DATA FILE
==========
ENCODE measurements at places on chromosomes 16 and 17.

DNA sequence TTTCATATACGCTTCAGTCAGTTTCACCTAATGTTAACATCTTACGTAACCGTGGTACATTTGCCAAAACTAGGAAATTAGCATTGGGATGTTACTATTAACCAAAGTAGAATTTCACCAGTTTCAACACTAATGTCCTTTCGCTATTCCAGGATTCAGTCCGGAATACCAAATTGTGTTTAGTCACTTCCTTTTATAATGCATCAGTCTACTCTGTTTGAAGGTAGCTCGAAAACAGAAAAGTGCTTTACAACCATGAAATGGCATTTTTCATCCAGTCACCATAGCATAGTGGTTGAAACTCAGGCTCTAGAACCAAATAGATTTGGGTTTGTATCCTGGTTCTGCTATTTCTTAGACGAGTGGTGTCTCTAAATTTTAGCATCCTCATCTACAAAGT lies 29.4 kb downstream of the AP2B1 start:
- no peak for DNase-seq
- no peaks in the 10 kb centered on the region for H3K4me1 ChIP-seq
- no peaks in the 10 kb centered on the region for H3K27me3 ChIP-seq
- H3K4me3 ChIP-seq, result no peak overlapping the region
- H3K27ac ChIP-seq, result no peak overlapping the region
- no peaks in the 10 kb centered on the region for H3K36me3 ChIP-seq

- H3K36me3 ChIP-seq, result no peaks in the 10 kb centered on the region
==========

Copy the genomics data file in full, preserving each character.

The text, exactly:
ENCODE measurements at places on chromosomes 16 and 17.

DNA sequence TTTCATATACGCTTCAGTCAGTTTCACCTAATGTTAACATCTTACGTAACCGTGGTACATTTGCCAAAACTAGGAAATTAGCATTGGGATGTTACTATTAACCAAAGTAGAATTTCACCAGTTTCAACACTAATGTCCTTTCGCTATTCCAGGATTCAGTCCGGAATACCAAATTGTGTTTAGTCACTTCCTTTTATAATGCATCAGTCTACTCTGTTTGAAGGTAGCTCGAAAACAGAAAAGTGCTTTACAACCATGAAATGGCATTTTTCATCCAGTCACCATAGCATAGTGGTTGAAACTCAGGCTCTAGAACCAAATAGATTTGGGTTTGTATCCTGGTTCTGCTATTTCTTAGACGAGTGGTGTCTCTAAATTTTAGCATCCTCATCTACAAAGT lies 29.4 kb downstream of the AP2B1 start:
- no peak for DNase-seq
- no peaks in the 10 kb centered on the region for H3K4me1 ChIP-seq
- no peaks in the 10 kb centered on the region for H3K27me3 ChIP-seq
- H3K4me3 ChIP-seq, result no peak overlapping the region
- H3K27ac ChIP-seq, result no peak overlapping the region
- no peaks in the 10 kb centered on the region for H3K36me3 ChIP-seq

- H3K36me3 ChIP-seq, result no peaks in the 10 kb centered on the region